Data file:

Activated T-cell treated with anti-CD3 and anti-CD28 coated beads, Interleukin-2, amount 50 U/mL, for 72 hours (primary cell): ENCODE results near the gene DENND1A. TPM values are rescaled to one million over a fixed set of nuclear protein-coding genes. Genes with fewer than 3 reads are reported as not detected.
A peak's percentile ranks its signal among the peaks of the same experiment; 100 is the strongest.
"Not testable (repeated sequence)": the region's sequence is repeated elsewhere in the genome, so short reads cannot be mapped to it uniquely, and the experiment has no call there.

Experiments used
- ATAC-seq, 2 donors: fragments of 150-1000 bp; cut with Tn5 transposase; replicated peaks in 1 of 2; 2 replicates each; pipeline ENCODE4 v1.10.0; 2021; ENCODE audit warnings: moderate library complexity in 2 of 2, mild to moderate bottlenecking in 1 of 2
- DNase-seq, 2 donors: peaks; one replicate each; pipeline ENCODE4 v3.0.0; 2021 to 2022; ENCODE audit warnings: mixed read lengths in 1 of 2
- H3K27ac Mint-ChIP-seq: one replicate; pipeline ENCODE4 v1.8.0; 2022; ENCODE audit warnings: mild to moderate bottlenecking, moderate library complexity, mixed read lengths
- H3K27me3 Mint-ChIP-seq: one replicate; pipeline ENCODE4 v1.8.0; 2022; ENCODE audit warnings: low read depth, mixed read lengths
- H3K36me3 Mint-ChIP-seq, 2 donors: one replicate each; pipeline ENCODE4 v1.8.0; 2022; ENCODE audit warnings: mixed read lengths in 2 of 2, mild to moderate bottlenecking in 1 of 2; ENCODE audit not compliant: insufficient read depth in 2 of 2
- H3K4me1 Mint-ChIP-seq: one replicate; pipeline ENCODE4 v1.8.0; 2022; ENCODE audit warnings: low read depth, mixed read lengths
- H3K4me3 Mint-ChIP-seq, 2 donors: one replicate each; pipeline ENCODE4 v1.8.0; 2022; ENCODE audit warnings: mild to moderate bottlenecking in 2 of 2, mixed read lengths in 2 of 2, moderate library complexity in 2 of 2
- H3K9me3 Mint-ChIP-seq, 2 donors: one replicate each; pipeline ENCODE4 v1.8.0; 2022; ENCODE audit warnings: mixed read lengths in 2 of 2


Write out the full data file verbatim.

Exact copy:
Activated T-cell treated with anti-CD3 and anti-CD28 coated beads, Interleukin-2, amount 50 U/mL, for 72 hours (primary cell): ENCODE results near the gene DENND1A. TPM values are rescaled to one million over a fixed set of nuclear protein-coding genes. Genes with fewer than 3 reads are reported as not detected.
A peak's percentile ranks its signal among the peaks of the same experiment; 100 is the strongest.
"Not testable (repeated sequence)": the region's sequence is repeated elsewhere in the genome, so short reads cannot be mapped to it uniquely, and the experiment has no call there.

Experiments used
- ATAC-seq, 2 donors: fragments of 150-1000 bp; cut with Tn5 transposase; replicated peaks in 1 of 2; 2 replicates each; pipeline ENCODE4 v1.10.0; 2021; ENCODE audit warnings: moderate library complexity in 2 of 2, mild to moderate bottlenecking in 1 of 2
- DNase-seq, 2 donors: peaks; one replicate each; pipeline ENCODE4 v3.0.0; 2021 to 2022; ENCODE audit warnings: mixed read lengths in 1 of 2
- H3K27ac Mint-ChIP-seq: one replicate; pipeline ENCODE4 v1.8.0; 2022; ENCODE audit warnings: mild to moderate bottlenecking, moderate library complexity, mixed read lengths
- H3K27me3 Mint-ChIP-seq: one replicate; pipeline ENCODE4 v1.8.0; 2022; ENCODE audit warnings: low read depth, mixed read lengths
- H3K36me3 Mint-ChIP-seq, 2 donors: one replicate each; pipeline ENCODE4 v1.8.0; 2022; ENCODE audit warnings: mixed read lengths in 2 of 2, mild to moderate bottlenecking in 1 of 2; ENCODE audit not compliant: insufficient read depth in 2 of 2
- H3K4me1 Mint-ChIP-seq: one replicate; pipeline ENCODE4 v1.8.0; 2022; ENCODE audit warnings: low read depth, mixed read lengths
- H3K4me3 Mint-ChIP-seq, 2 donors: one replicate each; pipeline ENCODE4 v1.8.0; 2022; ENCODE audit warnings: mild to moderate bottlenecking in 2 of 2, mixed read lengths in 2 of 2, moderate library complexity in 2 of 2
- H3K9me3 Mint-ChIP-seq, 2 donors: one replicate each; pipeline ENCODE4 v1.8.0; 2022; ENCODE audit warnings: mixed read lengths in 2 of 2